I live in Botswana. Last year I started working for a health care centre working as a lay counselor for LGBTIs and I told my workmates that I am a lesbian because I didn’t want them guessing or wondering about it since I was going to be seeing LGBTI people every day. The workmates didn’t know how to address me and what to pronoun they should use talking to me. They were confused about what exactly being a part of the LGBTI community is, what LGBTI stands for and how one becomes an LGBTI person. I explained to the best of my knowledge about the LGBTI acronyms, my experiences with discovering my sexual orientation, how I had come out to family members and friends.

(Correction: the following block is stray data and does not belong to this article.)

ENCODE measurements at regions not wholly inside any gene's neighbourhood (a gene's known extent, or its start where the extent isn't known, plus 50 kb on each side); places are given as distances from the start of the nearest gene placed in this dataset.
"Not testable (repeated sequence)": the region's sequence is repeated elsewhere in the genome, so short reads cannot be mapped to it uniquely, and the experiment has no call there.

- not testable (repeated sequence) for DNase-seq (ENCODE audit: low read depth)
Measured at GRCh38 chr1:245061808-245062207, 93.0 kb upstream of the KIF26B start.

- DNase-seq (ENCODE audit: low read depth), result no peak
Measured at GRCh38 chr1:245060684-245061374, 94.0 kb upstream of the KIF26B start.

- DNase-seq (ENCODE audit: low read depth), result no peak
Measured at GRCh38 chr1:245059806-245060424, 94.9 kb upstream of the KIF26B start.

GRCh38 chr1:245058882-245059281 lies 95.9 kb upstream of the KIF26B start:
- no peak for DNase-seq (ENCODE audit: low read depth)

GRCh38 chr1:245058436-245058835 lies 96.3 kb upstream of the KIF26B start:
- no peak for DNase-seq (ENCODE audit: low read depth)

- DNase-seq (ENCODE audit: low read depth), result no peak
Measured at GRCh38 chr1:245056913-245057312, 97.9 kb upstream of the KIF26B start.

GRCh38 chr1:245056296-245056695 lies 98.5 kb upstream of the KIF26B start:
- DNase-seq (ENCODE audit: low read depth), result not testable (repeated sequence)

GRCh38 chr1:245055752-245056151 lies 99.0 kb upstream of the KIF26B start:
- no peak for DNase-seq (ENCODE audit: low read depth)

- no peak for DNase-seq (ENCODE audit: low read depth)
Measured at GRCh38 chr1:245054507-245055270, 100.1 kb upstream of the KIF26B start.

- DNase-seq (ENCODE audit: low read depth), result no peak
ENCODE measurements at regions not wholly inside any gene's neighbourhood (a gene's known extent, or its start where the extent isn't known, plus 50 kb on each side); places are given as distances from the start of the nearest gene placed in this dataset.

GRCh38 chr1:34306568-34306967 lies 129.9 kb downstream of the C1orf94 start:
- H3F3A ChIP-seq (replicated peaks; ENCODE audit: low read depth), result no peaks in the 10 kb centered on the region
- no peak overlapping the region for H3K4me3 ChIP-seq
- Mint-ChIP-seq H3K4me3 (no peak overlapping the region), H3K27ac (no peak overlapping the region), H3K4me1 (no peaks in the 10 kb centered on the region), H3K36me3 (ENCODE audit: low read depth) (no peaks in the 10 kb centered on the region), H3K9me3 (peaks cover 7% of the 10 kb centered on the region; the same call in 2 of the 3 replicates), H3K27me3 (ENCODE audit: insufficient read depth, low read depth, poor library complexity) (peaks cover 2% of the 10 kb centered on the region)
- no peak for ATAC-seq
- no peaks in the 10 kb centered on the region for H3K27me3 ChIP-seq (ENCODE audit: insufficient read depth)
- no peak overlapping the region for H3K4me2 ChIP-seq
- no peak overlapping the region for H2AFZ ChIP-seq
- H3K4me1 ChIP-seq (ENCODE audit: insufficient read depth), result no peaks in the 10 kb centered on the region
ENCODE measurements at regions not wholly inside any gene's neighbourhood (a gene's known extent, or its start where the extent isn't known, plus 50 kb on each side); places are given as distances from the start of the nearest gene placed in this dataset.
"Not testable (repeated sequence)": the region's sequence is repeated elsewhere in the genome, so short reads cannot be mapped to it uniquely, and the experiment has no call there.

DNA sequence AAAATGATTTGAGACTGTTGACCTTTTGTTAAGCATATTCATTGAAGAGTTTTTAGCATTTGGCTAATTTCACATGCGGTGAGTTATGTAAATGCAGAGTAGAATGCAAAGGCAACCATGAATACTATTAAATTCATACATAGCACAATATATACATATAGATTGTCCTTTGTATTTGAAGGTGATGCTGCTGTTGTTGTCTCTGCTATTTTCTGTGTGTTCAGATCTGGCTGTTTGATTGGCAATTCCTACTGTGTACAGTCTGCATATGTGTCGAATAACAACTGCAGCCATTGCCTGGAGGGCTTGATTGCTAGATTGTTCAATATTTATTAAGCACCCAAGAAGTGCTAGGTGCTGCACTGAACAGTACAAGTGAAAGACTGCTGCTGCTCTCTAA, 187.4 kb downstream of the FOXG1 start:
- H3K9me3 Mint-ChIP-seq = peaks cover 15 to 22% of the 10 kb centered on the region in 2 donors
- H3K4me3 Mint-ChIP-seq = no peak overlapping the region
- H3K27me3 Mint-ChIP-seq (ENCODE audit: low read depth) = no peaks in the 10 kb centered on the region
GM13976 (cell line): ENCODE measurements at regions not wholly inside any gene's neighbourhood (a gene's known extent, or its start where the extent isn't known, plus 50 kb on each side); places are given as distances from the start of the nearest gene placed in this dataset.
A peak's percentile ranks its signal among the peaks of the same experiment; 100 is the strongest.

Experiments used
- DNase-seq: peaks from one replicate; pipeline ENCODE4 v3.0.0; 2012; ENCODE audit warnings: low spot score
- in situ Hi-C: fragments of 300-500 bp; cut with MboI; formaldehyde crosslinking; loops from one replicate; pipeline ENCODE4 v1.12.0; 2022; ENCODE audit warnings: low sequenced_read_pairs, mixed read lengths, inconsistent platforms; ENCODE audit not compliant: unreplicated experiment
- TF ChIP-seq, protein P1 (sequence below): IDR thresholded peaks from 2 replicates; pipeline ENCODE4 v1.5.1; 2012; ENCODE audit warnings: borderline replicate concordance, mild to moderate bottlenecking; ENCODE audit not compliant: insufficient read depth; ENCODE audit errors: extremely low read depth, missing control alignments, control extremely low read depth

After that conversation I was worried that I would be judged and shunned but they started inviting me to each lunch together and to weekend outings. They ask me questions to further understand the depth of homosexuality, what the media says about homosexuality in Botswana, the constitution and what the society is saying as well. We have further discussed stigma and discrimination, human rights violations and gender based violence on key populations and what we as a health care centre can do to protect LGBTI people. Their interest of offering advice on how to protect myself and feel free around them was another way to make me feel welcome in their space.